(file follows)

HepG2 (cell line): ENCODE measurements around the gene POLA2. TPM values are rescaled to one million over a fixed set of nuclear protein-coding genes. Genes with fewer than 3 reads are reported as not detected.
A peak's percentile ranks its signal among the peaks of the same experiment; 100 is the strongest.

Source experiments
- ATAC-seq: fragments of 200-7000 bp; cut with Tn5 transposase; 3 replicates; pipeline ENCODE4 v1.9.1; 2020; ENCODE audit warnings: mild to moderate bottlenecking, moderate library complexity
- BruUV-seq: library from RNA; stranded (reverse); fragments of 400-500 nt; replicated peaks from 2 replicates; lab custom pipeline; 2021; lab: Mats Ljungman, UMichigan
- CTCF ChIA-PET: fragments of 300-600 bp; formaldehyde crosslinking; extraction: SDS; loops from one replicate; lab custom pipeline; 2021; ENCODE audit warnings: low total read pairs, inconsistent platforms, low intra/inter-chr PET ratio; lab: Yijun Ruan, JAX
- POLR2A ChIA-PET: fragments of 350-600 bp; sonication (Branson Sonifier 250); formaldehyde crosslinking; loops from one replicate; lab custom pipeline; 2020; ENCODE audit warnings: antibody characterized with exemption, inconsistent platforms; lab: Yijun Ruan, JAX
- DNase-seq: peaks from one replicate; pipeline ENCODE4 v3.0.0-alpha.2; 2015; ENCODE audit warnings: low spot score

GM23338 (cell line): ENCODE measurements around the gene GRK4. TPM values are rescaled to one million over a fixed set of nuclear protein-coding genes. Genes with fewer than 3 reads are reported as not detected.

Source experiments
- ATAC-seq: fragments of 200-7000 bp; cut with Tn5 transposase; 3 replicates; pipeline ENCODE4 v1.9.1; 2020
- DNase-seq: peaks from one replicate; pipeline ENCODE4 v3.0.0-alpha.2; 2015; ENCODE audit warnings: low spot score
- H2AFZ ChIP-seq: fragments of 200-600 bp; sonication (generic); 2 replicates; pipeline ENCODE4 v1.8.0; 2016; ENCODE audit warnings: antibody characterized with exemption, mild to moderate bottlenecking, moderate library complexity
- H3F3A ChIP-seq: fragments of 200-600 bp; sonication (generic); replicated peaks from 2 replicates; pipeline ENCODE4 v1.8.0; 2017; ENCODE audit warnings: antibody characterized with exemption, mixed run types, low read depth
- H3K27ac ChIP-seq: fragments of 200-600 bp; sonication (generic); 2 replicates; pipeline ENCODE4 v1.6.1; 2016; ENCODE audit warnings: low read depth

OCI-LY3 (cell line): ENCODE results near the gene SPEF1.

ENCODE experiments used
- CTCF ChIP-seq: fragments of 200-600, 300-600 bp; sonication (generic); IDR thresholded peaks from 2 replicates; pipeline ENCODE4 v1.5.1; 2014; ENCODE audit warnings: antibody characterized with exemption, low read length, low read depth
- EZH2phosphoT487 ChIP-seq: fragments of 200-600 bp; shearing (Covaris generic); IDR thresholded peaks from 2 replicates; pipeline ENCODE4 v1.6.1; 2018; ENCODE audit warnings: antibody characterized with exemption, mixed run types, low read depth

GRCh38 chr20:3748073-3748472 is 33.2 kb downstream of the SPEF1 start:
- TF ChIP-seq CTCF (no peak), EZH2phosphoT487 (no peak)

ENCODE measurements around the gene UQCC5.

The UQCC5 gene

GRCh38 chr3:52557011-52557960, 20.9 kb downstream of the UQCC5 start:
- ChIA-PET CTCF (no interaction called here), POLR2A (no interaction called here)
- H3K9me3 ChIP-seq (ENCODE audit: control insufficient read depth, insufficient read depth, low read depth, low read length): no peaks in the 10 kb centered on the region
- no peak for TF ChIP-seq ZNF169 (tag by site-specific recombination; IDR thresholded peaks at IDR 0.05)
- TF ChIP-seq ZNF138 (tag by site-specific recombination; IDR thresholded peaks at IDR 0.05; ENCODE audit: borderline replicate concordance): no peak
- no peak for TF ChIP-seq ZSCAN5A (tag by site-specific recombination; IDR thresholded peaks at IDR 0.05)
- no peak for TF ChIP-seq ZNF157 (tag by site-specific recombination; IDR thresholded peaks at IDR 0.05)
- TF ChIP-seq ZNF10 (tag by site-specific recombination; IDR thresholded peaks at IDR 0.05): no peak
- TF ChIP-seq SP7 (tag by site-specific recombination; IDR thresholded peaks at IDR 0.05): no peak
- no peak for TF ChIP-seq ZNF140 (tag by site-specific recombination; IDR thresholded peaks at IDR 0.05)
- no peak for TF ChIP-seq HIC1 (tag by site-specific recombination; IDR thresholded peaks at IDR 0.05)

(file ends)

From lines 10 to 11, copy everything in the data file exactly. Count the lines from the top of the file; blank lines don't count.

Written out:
Source experiments
- ATAC-seq: fragments of 200-7000 bp; cut with Tn5 transposase; 3 replicates; pipeline ENCODE4 v1.9.1; 2020